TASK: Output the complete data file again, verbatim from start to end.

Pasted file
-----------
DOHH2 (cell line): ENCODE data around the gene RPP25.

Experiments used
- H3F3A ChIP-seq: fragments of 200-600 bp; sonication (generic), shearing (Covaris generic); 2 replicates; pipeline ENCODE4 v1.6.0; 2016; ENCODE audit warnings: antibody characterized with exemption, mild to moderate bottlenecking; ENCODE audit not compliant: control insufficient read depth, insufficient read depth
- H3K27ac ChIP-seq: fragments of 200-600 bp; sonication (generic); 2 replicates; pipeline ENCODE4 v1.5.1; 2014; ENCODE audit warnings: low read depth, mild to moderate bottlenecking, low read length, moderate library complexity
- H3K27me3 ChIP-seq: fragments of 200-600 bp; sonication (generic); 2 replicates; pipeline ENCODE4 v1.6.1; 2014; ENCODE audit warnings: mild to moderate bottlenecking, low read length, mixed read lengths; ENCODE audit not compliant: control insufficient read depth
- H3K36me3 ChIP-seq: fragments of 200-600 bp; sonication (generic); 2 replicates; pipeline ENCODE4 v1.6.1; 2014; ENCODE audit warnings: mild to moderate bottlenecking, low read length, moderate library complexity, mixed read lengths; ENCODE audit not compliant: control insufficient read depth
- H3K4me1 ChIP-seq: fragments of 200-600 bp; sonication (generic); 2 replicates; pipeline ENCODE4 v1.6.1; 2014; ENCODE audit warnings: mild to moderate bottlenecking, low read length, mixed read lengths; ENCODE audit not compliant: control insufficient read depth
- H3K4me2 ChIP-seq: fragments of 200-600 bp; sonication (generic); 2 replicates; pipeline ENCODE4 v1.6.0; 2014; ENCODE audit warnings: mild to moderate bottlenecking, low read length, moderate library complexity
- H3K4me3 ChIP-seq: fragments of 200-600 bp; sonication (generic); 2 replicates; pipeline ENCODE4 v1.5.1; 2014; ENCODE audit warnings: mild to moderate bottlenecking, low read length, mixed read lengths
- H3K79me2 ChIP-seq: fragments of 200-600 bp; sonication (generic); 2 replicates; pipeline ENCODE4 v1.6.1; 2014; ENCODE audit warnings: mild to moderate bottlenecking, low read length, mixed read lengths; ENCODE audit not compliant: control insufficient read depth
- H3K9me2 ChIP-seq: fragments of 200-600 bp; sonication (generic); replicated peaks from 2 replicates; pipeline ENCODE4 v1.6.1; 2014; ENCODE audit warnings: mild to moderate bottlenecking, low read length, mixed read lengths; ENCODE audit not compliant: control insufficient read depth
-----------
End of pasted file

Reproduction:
DOHH2 (cell line): ENCODE data around the gene RPP25.

Experiments used
- H3F3A ChIP-seq: fragments of 200-600 bp; sonication (generic), shearing (Covaris generic); 2 replicates; pipeline ENCODE4 v1.6.0; 2016; ENCODE audit warnings: antibody characterized with exemption, mild to moderate bottlenecking; ENCODE audit not compliant: control insufficient read depth, insufficient read depth
- H3K27ac ChIP-seq: fragments of 200-600 bp; sonication (generic); 2 replicates; pipeline ENCODE4 v1.5.1; 2014; ENCODE audit warnings: low read depth, mild to moderate bottlenecking, low read length, moderate library complexity
- H3K27me3 ChIP-seq: fragments of 200-600 bp; sonication (generic); 2 replicates; pipeline ENCODE4 v1.6.1; 2014; ENCODE audit warnings: mild to moderate bottlenecking, low read length, mixed read lengths; ENCODE audit not compliant: control insufficient read depth
- H3K36me3 ChIP-seq: fragments of 200-600 bp; sonication (generic); 2 replicates; pipeline ENCODE4 v1.6.1; 2014; ENCODE audit warnings: mild to moderate bottlenecking, low read length, moderate library complexity, mixed read lengths; ENCODE audit not compliant: control insufficient read depth
- H3K4me1 ChIP-seq: fragments of 200-600 bp; sonication (generic); 2 replicates; pipeline ENCODE4 v1.6.1; 2014; ENCODE audit warnings: mild to moderate bottlenecking, low read length, mixed read lengths; ENCODE audit not compliant: control insufficient read depth
- H3K4me2 ChIP-seq: fragments of 200-600 bp; sonication (generic); 2 replicates; pipeline ENCODE4 v1.6.0; 2014; ENCODE audit warnings: mild to moderate bottlenecking, low read length, moderate library complexity
- H3K4me3 ChIP-seq: fragments of 200-600 bp; sonication (generic); 2 replicates; pipeline ENCODE4 v1.5.1; 2014; ENCODE audit warnings: mild to moderate bottlenecking, low read length, mixed read lengths
- H3K79me2 ChIP-seq: fragments of 200-600 bp; sonication (generic); 2 replicates; pipeline ENCODE4 v1.6.1; 2014; ENCODE audit warnings: mild to moderate bottlenecking, low read length, mixed read lengths; ENCODE audit not compliant: control insufficient read depth
- H3K9me2 ChIP-seq: fragments of 200-600 bp; sonication (generic); replicated peaks from 2 replicates; pipeline ENCODE4 v1.6.1; 2014; ENCODE audit warnings: mild to moderate bottlenecking, low read length, mixed read lengths; ENCODE audit not compliant: control insufficient read depth